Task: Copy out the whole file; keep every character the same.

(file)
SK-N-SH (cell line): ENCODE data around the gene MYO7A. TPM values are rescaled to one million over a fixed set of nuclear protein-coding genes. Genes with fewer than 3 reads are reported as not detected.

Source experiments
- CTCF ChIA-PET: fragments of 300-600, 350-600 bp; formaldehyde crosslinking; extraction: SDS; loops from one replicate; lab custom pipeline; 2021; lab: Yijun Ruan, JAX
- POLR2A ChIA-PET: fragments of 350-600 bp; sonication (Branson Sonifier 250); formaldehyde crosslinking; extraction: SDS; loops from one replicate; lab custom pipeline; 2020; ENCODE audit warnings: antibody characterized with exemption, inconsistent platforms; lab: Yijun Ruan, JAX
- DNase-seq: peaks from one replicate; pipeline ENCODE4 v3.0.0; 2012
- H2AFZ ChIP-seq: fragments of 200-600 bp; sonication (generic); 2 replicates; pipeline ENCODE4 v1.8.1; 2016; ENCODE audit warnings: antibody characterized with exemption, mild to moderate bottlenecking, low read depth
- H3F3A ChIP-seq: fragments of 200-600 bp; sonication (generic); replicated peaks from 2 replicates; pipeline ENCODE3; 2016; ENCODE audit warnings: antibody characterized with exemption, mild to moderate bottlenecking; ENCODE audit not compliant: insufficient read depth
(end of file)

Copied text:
SK-N-SH (cell line): ENCODE data around the gene MYO7A. TPM values are rescaled to one million over a fixed set of nuclear protein-coding genes. Genes with fewer than 3 reads are reported as not detected.

Source experiments
- CTCF ChIA-PET: fragments of 300-600, 350-600 bp; formaldehyde crosslinking; extraction: SDS; loops from one replicate; lab custom pipeline; 2021; lab: Yijun Ruan, JAX
- POLR2A ChIA-PET: fragments of 350-600 bp; sonication (Branson Sonifier 250); formaldehyde crosslinking; extraction: SDS; loops from one replicate; lab custom pipeline; 2020; ENCODE audit warnings: antibody characterized with exemption, inconsistent platforms; lab: Yijun Ruan, JAX
- DNase-seq: peaks from one replicate; pipeline ENCODE4 v3.0.0; 2012
- H2AFZ ChIP-seq: fragments of 200-600 bp; sonication (generic); 2 replicates; pipeline ENCODE4 v1.8.1; 2016; ENCODE audit warnings: antibody characterized with exemption, mild to moderate bottlenecking, low read depth
- H3F3A ChIP-seq: fragments of 200-600 bp; sonication (generic); replicated peaks from 2 replicates; pipeline ENCODE3; 2016; ENCODE audit warnings: antibody characterized with exemption, mild to moderate bottlenecking; ENCODE audit not compliant: insufficient read depth